Catalan regional President Carles Puigdemont kept Spain in suspense by again failing to declare independence for his region, following an October 1 referendum in which 90 percent of Catalans who cast ballots voted for secession.
The Spanish government denounced the referendum as unconstitutional and used police to try to block the vote, limiting voter participation to about 50 percent.
"We seem to be the only ones who are under pressure," said Puigdemont at a press conference held at the regional government palace in Barcelona, in which he accused the central government of repressing Catalans and "rejecting dialogue."
The Catalan leader expressed wishes to reach a negotiated solution with the central government over the independence impasse, which has divided Catalans and caused a nationalist backlash in the rest of Spain.
Speculation was rife earlier in the day that Puigdemont would defuse the growing crisis by calling for snap elections. But he discarded that possibility during his press conference by saying that conditions did not exist for a vote.
Puigdemont was expected to declare independence before the Catalan parliament two weeks ago, but instead deferred his decision pending negotiations with the central government that have not materialized.
Spanish Prime Minister Mariano Rajoy has insisted that Puigdemont retract his call for independence and has initiated steps to impose direct rule on Catalonia in accordance with Article 155 of Spain's constitution, which says the central government may, "if a self-governing community does not fulfill the obligations imposed upon it ... take all measures necessary to compel the community to meet said obligations."
The Spanish government is already virtually running Catalonia's finances and intervening the regional police, whose chief, Major Josep Lluis Trapero, faces removal.
Spanish Deputy Prime Minister Soraya Saenz de Santamaria urged the Spanish Senate on Thursday to formally approve direct rule in Catalonia. She accused Puigdemont of refusing to negotiate by turning down invitations to present his case before Spain's Congress of Deputies, the lower house of Spain's parliament.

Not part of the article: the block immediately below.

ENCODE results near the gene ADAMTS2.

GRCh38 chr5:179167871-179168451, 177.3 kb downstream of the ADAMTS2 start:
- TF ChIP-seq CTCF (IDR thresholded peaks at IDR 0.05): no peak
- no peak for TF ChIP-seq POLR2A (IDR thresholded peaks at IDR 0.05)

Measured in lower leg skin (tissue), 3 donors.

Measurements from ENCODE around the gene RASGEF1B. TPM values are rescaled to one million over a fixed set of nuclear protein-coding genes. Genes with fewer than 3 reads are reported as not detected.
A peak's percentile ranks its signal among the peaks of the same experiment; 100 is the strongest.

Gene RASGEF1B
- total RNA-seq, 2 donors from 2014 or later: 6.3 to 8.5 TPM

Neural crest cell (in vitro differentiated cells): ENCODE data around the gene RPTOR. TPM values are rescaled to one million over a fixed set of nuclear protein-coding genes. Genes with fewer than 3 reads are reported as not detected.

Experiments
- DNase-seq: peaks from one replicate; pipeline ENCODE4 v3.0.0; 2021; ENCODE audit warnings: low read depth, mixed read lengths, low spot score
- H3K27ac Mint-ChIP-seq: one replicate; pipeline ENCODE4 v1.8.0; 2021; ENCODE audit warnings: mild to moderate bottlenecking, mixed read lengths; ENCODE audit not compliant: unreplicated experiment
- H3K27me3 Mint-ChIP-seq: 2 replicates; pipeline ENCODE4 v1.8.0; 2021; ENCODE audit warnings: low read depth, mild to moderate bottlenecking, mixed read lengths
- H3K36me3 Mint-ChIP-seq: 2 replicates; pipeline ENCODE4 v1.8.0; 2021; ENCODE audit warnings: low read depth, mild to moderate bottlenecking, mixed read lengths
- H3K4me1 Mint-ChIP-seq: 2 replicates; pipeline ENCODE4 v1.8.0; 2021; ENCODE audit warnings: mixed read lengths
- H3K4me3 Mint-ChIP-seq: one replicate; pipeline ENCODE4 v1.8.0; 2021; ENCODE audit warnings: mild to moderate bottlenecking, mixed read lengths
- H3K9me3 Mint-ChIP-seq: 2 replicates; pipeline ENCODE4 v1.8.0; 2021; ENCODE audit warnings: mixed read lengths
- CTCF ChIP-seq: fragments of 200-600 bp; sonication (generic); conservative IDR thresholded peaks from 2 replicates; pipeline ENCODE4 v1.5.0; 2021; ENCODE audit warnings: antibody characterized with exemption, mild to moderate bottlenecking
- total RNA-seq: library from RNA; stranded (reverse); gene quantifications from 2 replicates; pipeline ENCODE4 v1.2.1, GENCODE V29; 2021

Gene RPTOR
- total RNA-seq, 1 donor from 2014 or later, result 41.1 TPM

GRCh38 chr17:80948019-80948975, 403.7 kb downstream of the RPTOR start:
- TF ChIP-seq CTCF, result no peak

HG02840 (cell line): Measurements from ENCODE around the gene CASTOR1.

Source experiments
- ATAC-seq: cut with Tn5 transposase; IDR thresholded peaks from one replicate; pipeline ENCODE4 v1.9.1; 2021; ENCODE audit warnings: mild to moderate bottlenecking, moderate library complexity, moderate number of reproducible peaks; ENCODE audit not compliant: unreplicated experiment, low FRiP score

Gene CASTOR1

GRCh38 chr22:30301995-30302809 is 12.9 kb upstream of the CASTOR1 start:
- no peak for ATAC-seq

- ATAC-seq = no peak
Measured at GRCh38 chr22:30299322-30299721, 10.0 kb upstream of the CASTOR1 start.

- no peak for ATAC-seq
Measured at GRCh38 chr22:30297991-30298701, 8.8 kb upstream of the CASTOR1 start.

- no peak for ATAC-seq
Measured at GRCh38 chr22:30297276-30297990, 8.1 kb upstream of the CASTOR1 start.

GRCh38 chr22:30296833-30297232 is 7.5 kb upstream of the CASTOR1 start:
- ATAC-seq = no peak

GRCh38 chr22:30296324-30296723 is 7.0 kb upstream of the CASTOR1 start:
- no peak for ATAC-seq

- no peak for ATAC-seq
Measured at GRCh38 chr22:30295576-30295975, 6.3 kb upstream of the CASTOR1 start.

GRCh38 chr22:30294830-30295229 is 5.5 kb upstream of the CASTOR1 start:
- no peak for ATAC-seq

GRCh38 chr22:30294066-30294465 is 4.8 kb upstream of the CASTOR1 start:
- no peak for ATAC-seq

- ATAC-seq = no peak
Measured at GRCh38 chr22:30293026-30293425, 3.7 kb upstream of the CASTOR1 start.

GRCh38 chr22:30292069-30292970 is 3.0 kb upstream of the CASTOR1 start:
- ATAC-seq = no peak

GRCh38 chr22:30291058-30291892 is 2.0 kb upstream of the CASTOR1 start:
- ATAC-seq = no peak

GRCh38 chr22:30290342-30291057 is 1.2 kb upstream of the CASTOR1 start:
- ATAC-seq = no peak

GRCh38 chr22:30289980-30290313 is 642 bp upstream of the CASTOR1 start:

Reaction from EU, business community
The European Union has firmly backed the Spanish government in its efforts to maintain national unity. German Chancellor Angela Merkel has said that any solution has to be in the framework of Spain's constitution.
Puigdemont also seems abandoned by the business community, with an exodus of major companies from Catalonia, whose main city, Barcelona, has long been a commercial hub. Hundreds of major Catalan firms — including two of Spain's biggest banks — have moved their headquarters to other parts of Spain since the October 1 referendum.
But his shaky regional government depends on the support of radical separatists and leftist parties, which give him a narrow majority in the regional parliament.
One of the parties, the CUP, denounced a call for elections attributed to Puigdement on Thursday as "treason."
Several members of Puigdemont's own PEDECAT party have also threatened to resign if he backtracks on independence or calls elections which his coalition could likely lose.
Thousands of protesters gathered in front of the Catalan parliament building Thursday to urge regional lawmakers to vote for independence.
The government jailed two separatist leaders last week and has threatened to immediately detain Puigdemont if he declares independence.